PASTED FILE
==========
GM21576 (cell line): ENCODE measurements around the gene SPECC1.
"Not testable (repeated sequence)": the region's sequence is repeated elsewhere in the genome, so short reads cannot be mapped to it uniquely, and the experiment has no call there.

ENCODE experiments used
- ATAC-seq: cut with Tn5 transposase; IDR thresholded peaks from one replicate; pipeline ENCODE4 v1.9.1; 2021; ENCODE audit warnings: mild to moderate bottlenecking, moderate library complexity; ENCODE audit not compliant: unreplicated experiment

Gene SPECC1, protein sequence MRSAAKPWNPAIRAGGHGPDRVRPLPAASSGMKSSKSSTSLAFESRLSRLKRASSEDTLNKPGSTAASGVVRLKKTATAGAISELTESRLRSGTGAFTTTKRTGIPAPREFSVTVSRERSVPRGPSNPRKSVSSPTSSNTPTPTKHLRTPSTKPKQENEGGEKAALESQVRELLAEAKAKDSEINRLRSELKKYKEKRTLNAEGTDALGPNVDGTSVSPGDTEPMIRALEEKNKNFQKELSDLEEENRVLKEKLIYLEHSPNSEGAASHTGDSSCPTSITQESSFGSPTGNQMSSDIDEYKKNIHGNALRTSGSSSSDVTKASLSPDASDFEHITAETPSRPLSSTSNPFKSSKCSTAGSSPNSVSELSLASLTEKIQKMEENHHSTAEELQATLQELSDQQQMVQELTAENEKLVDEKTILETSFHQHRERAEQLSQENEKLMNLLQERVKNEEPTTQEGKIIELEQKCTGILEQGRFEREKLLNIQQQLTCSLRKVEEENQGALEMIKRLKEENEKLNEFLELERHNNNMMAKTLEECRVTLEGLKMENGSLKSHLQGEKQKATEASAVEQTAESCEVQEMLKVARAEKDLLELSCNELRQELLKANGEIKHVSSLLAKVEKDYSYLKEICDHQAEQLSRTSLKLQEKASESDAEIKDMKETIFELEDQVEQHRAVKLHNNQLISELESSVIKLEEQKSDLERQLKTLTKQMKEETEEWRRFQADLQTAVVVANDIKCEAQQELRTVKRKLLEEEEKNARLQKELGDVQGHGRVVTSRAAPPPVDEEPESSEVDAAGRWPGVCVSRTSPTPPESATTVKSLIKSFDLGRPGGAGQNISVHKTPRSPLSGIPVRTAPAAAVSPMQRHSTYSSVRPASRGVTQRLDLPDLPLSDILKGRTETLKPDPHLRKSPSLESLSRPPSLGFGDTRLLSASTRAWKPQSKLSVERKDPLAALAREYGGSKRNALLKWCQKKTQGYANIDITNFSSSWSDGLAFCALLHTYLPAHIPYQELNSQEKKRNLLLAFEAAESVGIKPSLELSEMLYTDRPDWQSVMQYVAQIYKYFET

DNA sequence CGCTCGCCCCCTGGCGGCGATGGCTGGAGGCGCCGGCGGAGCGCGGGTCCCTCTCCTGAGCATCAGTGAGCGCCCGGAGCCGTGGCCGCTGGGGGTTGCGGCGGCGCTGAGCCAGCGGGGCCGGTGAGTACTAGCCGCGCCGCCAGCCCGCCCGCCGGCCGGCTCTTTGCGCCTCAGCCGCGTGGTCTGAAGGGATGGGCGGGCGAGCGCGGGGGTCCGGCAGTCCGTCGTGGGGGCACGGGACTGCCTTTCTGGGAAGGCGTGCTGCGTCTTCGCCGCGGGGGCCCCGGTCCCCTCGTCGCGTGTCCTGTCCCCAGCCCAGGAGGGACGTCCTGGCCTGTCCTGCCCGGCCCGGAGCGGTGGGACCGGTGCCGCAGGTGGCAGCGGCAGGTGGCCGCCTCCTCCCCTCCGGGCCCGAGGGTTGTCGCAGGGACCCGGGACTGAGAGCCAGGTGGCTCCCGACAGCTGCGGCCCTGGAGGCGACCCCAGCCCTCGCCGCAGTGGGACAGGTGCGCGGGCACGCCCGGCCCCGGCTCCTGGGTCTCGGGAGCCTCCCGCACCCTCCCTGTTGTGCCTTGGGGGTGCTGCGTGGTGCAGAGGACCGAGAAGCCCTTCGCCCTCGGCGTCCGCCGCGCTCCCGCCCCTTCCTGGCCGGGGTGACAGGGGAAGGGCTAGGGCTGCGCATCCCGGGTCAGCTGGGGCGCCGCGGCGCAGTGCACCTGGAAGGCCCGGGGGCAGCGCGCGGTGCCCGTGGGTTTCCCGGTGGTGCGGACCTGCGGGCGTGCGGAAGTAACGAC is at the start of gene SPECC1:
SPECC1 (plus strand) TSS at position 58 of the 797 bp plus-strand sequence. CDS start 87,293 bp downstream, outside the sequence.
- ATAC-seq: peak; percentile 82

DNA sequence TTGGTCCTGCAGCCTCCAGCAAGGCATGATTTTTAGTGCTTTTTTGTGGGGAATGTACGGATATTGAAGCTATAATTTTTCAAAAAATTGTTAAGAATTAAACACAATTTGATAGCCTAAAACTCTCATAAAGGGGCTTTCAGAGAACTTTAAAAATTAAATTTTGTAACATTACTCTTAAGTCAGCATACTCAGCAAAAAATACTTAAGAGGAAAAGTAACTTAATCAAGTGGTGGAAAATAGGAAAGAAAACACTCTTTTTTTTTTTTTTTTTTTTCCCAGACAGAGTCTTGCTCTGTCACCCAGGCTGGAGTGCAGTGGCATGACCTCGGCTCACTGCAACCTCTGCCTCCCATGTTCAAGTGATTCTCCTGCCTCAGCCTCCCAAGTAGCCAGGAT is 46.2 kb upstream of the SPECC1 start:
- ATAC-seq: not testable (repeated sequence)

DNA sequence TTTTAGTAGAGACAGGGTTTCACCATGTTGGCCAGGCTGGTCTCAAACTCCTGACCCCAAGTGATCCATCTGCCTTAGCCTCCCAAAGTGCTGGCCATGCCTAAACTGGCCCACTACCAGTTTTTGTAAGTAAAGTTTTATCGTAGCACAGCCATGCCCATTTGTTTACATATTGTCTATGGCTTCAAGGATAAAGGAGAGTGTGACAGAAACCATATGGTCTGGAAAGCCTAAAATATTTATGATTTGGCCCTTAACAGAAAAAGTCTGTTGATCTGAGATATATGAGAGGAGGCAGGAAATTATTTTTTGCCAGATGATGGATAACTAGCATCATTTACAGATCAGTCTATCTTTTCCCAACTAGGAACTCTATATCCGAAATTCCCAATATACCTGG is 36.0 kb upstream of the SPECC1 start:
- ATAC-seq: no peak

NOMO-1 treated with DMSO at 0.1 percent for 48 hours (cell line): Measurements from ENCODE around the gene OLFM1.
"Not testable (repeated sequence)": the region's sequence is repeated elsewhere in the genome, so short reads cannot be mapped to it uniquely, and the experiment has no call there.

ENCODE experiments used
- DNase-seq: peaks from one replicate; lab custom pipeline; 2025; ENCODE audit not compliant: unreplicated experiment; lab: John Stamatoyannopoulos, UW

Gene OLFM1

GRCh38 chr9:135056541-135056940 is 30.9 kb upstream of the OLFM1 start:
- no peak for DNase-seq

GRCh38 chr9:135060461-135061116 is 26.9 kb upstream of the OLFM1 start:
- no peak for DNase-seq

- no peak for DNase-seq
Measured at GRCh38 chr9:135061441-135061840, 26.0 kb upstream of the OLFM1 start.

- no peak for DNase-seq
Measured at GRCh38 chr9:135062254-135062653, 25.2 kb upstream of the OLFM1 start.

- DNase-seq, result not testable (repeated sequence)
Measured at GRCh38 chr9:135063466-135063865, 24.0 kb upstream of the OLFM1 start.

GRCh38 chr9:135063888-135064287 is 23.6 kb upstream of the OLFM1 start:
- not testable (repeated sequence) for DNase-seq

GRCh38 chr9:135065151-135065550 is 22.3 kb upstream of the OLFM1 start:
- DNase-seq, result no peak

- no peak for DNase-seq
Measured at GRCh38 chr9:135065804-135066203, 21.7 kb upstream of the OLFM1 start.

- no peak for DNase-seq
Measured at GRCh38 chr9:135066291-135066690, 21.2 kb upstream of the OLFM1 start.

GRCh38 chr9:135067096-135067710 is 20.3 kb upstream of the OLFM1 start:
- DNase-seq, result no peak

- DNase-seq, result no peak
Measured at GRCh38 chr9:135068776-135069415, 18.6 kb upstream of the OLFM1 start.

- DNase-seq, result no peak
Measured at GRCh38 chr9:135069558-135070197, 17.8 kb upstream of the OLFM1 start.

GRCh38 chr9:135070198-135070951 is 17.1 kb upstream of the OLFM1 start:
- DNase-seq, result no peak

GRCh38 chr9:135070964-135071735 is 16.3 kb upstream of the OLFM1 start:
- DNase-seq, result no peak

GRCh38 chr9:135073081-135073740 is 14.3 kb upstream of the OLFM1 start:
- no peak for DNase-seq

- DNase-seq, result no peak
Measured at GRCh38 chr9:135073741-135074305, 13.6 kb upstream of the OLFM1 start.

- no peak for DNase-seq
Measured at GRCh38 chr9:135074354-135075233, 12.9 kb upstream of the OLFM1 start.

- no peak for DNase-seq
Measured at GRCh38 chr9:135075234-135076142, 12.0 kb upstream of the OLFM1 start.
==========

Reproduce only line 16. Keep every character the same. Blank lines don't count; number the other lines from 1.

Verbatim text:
- DNase-seq: peaks from one replicate; lab custom pipeline; 2025; ENCODE audit not compliant: unreplicated experiment; lab: John Stamatoyannopoulos, UW